Four years in a row I have saved broad bean seeds and sown them successfully. This year it has been a little different.
I use a variety called Aquadulce which is a suitable variety for our cooler winter climate. The bean stalks grow to about 1.8 metres (6 ft), and then I pinch of the tips so that the pods swell quicker. I even eat the tips, wilted down in a little butter with garlic. Delicious.
Not this year however. Many of my broad bean plants have caught a fungus commonly known as bean rust. It starts off as a small infection and grows rapidly.
According to the Victorian Department of Primary Industries, the scientific name is Uromyces viciae-fabae, and is not very common in commercial crops. It certainly is not common in my crop. It causes leaf drop and may reduce the size of the pods. It spreads by wind, and multiplies rapidly in warm, wet temperatures above 20°C late in the season.
Well wouldn’t you know it, it has been unseasonably hot (31° C) here last week, especially when the long term spring average is 19.7°C. Again with the abnormal weather, but this is not late in the season. I didn’t harvest my broad beans until mid November last year.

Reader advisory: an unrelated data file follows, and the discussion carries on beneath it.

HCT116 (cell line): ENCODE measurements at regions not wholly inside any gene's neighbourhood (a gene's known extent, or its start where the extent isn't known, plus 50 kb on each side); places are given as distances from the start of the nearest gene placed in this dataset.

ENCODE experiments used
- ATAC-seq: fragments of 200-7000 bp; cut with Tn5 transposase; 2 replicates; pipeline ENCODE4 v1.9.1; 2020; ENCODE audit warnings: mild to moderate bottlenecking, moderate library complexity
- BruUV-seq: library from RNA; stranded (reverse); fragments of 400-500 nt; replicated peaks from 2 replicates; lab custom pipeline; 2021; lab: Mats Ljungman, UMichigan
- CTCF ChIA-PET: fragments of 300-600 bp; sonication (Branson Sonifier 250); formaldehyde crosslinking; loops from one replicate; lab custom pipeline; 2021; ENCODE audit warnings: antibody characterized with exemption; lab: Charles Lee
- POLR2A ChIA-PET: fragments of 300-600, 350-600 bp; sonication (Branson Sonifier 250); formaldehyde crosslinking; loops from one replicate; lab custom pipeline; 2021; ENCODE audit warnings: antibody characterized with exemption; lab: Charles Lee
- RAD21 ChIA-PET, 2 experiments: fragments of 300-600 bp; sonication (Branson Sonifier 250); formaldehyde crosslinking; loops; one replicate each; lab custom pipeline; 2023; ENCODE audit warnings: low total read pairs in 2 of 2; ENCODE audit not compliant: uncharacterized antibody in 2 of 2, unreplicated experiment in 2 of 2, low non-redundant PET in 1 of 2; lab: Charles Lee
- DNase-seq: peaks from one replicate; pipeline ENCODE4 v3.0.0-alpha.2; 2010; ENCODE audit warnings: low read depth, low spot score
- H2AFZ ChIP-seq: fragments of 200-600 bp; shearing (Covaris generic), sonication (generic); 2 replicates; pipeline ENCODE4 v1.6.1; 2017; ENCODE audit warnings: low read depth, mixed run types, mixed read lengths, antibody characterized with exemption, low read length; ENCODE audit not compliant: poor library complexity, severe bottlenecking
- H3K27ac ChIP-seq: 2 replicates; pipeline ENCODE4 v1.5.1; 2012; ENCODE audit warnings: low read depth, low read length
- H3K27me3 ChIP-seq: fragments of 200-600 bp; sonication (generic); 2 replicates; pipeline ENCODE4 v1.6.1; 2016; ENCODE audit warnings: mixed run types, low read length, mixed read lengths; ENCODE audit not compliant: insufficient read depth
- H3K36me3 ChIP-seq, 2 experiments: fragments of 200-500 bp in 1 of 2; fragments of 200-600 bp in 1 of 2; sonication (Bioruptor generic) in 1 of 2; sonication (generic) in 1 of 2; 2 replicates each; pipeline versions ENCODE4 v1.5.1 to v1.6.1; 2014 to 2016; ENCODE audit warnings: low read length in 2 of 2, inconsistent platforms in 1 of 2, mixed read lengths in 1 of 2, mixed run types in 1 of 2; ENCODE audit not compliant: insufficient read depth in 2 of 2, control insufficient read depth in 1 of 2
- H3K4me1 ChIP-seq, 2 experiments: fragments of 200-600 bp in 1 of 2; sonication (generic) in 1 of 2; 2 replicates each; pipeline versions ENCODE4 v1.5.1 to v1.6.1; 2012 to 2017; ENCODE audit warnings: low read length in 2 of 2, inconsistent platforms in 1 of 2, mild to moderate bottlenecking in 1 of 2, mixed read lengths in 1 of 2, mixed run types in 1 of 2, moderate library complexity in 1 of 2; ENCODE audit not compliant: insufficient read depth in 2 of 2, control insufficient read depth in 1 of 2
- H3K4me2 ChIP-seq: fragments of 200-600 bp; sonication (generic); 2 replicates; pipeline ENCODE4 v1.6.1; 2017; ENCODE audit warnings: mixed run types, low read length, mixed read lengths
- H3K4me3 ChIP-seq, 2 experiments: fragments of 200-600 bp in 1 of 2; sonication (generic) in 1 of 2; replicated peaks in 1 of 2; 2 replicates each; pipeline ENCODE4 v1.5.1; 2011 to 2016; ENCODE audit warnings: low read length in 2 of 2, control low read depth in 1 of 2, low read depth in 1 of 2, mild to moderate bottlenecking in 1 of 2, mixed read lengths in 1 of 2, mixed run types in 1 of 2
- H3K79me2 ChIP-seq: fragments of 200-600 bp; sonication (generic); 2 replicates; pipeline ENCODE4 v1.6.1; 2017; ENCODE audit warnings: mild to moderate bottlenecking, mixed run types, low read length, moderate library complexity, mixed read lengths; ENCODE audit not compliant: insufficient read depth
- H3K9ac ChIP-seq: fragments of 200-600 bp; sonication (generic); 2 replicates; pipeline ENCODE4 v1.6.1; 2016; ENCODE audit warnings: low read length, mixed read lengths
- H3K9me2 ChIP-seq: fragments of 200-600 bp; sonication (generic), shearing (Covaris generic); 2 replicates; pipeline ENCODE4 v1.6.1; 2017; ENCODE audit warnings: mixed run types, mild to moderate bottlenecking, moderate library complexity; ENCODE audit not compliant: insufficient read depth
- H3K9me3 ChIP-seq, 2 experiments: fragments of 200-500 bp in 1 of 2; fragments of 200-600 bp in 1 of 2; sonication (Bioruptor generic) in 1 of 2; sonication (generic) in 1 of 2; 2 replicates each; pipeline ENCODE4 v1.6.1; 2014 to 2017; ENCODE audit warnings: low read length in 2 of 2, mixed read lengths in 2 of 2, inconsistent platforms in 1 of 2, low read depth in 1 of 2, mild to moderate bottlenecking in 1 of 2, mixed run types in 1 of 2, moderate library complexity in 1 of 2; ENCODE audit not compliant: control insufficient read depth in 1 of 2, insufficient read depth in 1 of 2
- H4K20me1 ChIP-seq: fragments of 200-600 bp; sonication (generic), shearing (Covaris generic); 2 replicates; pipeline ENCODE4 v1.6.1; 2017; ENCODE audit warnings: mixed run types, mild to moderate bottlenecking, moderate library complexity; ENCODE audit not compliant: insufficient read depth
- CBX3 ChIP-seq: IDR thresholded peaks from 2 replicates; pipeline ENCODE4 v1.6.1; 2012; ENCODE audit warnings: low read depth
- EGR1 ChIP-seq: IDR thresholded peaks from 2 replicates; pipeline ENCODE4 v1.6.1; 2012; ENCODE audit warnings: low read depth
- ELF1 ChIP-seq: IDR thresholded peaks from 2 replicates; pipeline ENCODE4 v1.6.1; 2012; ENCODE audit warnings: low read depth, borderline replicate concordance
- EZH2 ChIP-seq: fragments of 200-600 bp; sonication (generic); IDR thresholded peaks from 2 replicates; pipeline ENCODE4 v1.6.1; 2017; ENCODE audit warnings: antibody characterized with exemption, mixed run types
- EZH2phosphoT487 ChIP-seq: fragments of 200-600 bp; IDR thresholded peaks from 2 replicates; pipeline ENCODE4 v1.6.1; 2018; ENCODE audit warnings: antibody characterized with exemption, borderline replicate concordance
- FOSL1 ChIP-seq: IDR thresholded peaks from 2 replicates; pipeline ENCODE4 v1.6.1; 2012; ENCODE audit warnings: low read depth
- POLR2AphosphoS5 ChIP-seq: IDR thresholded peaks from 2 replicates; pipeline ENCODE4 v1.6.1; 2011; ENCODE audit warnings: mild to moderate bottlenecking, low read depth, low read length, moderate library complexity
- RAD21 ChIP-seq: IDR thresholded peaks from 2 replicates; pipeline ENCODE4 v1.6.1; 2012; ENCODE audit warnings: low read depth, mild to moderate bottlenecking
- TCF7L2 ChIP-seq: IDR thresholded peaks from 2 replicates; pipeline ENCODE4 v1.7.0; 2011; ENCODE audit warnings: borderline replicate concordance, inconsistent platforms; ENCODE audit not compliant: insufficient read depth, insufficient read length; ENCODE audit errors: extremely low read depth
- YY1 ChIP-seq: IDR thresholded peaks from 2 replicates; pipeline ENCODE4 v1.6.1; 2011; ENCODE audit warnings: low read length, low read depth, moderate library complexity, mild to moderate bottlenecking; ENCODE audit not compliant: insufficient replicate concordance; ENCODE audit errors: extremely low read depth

I only noticed the fungus it on Saturday, so I would say that it blew in from from some farm up north of us.
From watching Gardening Australia, I have learnt that there are a few treatments to prevent a fungal infestation, but they only usually work before your plants get infected or very early stage of infection.
You can spray the fungus with a 1 part milk to 10 parts water mix which also works on powdery mildew on any of the cucurbit family (zucchini, cucumber, pumpkin, squash).
Another organic fungicide is a Bicarbonate of soda based mixture. 2 litres of water (2 quarts), add a few drops of vegetable oil (any type will do), a couple of drops of dishwashing liquid, and four teaspoons of bicarb. Mix it up well and spray the leaves. The bicarb soda makes the leaves alkaline which inhibits fungal spore development.
Both these mixes are safe to use, however must be reapplied after heavy rain. Herein is my problem. Since I discovered the rust, it has not stopped raining. So I have decided to harvest the crop this Saturday, and cut my losses.
An additional side effect of the rust is that I will not be able to compost the bean stalks or pods due to the risk of the rust infecting my compost bins and reinfecting broad bean crops again next year. I also will probably not be able to save the seed from this crop either, so will have to start anew.
Anyway, I still get to harvest a big crop of broad beans, and blanch them for storage. Hopefully I will still get as many as last year.
Bloody hot weather!
Has anyone else had a broad bean rust problem this season?